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actions agreeable allowed appear approbation argument arise Arrian ascribe Athenians authority beauty benevolence cause cerning character Cicero circumstances common concerning conclusion conduct connection consequences consider contrary course of nature degree deity discover distinction divine effect endeavour entirely Epictetus Epicurus esteem event evident excite experience fact farther feel force former friendship give happiness Herodotus Hesiod human nature idea imagination immediately infer influence inquiry instance intelligent interest justice kind laws mankind manner matter ment merit mind miracle moral nations neral never object observe operation opinion origin ourselves particular passions person philosophers pleasure Plutarch Polybius polytheism possessed praise present pretend principles produce qualities racters reason reflection regard relation relations of ideas religion render rience rules scepticism seems self-love sense sensible sentiment sion social virtues society species superstition supposed Tacitus testimony theism thing tion tural universal utility vanity vice vulgar whole
Стр. 165 - When we run over libraries, persuaded of these principles, what havoc must we make ? If we take in our hand any volume ; of divinity or school metaphysics, for instance; let us ask, Does it contain any abstract reasoning concerning quantity or number ? No. Does it contain any experimental reasoning concerning matter of fact and existence ? No. Commit it then to the flames ; for it can contain nothing but sophistry and illusion.
Стр. 113 - There must, therefore, be a uniform experience against every miraculous event, otherwise the event would not merit that appellation. And as a uniform experience amounts to a proof, there is here a direct and full proof, from the nature of the fact, against the existence of any miracle...
Стр. 114 - ... of such -credit and reputation in the eyes of mankind, as to have a great deal to lose in case of their being detected in any falsehood ; and at the same time attesting facts, performed in such a public manner, and in so celebrated a part of the world, as to render the detection unavoidable : All which circumstances are requisite to give us a full assurance in the testimony of men.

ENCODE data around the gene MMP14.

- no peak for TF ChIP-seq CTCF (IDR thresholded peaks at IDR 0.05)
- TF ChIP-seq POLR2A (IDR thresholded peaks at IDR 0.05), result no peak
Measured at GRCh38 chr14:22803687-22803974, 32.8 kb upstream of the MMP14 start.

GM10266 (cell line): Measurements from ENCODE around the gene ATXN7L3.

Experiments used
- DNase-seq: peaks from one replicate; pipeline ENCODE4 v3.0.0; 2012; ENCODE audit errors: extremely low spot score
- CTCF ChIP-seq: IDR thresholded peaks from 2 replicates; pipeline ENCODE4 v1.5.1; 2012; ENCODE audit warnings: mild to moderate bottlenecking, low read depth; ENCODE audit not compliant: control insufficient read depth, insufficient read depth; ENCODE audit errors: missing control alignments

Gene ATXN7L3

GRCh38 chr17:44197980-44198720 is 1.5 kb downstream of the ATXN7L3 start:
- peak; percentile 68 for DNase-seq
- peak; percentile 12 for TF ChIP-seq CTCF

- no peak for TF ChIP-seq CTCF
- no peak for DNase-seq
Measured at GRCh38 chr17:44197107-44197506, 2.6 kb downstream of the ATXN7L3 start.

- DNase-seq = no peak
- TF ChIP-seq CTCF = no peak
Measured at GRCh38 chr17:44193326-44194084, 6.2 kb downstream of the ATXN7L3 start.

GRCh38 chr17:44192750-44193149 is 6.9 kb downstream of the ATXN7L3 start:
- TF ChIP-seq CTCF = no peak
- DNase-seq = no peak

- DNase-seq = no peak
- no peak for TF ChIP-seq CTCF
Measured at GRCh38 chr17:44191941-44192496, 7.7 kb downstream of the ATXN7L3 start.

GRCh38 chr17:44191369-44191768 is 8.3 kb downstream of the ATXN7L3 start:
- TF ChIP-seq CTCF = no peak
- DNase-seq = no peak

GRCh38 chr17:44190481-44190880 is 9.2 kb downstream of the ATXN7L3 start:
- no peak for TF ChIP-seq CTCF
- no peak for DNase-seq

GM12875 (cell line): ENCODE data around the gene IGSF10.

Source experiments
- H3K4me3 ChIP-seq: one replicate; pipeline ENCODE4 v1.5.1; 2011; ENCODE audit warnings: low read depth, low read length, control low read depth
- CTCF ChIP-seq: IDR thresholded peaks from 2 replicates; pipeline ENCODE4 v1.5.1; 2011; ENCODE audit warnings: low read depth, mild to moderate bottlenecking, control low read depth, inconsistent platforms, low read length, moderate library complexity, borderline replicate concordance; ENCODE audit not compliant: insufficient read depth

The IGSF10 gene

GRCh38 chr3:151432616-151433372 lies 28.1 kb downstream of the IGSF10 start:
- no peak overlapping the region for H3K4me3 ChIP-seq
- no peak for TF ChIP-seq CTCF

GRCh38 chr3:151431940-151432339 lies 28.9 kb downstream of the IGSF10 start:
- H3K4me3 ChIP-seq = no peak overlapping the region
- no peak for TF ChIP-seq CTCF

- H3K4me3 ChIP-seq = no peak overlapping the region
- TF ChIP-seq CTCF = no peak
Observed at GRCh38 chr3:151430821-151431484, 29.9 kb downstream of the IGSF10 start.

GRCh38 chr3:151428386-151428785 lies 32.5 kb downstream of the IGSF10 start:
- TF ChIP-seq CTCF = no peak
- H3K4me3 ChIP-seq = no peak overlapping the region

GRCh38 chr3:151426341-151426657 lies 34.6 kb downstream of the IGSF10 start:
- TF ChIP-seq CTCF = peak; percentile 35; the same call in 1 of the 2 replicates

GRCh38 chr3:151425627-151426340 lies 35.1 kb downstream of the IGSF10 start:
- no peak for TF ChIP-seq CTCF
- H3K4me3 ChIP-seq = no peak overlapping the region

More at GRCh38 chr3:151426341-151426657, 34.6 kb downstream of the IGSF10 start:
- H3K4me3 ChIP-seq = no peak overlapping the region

Стр. 93 - By liberty, then, we can only mean a power of acting or not acting, according to the determinations of the will; that is, if we choose to remain at rest, we may; if we choose to move, we also may.
Стр. 94 - Whatever definition we may give of liberty, we should be careful to observe two requisite circumstances; first, that it be consistent with plain matter of fact; secondly, that it be consistent with itself. If we observe these circumstances, and render our definition intelligible, I am persuaded that all mankind will be found of one opinion with regard to it. It is universally allowed that nothing exists without a cause of its existence, and that chance, when strictly examined, is a mere negative...
Стр. 462 - Berkeley ; and indeed most of the writings of that very ingenious author, form the best lessons of scepticism which are to be found either among the ancient or modern philosophers, Bayle not excepted.
Стр. 113 - Why is it more than probable that all men must die; that lead cannot, of itself, remain suspended in the air; that fire consumes wood, and is extinguished by water; unless it be that these events are found agreeable to the laws of nature, and there is required a violation of these laws, or in other words a miracle, to prevent them?
Стр. 126 - ... no human testimony can have such force as to prove a miracle, and make it a just foundation for any such system of religion.
Стр. 150 - But neither is there any such original principle, which has a prerogative above others, that are selfevident and convincing: Or if there were, could we advance a step beyond it, but by the use of those very faculties, of which we are supposed to be already diffident. The Cartesian doubt, therefore, were it ever possible to be attained by any human creature (as it plainly is not) would be entirely incurable; and no reasoning could ever bring us to a state of assurance and conviction upon any subject.
Стр. 121 - The historian, a contemporary writer, noted for candour and veracity, and withal, the greatest and most penetrating genius perhaps of all antiquity; and so free from any tendency to credulity, that he even lies under the contrary imputation of atheism and profaneness : The persons, from whose authority he related the miracle, of established character for judgment and veracity, as we may well presume ; eyewitnesses of the fact, and confirming their testimony, after the Flavian family was despoiled...